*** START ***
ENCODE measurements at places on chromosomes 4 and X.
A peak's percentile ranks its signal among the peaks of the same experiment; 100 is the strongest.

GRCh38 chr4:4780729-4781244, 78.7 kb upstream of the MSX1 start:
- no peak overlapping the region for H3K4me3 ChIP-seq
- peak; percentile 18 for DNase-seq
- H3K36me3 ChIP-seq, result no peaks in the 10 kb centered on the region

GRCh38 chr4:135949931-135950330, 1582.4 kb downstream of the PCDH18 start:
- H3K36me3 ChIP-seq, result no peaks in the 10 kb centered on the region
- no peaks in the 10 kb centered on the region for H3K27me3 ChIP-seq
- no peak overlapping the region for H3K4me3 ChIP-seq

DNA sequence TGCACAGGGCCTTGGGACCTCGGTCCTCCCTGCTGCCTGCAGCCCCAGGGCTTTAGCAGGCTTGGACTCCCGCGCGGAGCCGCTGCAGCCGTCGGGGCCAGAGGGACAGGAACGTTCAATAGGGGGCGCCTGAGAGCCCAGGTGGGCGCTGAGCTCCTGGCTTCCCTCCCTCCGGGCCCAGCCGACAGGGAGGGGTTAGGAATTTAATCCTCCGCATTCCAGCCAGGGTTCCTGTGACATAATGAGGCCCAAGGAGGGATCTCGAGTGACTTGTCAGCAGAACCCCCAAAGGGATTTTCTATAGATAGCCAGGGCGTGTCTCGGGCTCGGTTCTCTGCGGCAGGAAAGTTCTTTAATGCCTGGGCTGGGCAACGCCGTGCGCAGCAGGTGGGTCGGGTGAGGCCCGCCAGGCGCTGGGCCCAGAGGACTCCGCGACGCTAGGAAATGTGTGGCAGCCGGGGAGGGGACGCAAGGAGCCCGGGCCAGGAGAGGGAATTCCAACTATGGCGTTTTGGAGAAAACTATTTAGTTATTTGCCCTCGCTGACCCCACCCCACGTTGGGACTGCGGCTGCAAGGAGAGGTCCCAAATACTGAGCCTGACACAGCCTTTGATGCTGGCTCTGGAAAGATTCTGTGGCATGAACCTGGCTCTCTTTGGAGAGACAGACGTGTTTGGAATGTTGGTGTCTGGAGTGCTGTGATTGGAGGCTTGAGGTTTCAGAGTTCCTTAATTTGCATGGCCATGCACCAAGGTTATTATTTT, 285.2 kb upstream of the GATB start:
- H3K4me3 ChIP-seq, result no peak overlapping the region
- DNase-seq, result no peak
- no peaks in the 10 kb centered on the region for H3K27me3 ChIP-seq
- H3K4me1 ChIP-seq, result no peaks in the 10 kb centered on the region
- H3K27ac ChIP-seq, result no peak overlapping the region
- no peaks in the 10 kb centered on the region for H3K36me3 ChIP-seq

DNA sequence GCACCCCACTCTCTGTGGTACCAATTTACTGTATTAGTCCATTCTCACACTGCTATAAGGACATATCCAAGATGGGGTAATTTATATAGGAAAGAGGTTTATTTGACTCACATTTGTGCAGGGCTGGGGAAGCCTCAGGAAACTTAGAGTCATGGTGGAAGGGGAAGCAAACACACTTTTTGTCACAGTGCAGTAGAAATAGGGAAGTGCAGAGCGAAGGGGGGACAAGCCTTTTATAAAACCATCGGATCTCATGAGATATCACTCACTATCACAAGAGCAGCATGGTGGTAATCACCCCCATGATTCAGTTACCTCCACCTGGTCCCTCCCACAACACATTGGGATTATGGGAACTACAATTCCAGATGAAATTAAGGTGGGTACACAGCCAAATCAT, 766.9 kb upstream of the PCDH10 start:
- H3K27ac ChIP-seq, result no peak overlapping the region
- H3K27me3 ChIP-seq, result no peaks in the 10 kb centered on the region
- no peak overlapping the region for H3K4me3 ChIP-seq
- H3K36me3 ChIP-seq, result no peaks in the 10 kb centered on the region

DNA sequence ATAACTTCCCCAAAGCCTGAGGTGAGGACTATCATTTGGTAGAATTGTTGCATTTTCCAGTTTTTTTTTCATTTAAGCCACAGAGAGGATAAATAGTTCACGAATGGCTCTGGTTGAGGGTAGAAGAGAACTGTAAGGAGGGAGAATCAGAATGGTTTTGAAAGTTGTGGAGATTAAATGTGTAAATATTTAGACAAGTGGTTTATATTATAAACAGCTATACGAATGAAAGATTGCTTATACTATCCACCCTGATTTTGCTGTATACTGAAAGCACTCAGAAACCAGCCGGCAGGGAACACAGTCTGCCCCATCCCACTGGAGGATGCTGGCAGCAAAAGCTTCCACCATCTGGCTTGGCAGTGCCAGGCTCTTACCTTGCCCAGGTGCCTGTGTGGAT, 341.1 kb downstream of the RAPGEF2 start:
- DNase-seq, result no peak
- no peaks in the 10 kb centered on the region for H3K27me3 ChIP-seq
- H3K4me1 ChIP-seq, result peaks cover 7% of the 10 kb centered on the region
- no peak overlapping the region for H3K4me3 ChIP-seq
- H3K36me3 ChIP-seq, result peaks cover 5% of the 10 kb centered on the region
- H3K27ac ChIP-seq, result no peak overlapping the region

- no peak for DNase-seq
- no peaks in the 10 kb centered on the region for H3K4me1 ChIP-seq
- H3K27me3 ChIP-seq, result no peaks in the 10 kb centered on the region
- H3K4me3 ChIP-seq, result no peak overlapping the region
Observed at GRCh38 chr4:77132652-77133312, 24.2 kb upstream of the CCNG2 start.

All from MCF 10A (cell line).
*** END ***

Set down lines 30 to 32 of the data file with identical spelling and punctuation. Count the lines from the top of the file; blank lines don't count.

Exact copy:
- no peak for DNase-seq
- no peaks in the 10 kb centered on the region for H3K4me1 ChIP-seq
- H3K27me3 ChIP-seq, result no peaks in the 10 kb centered on the region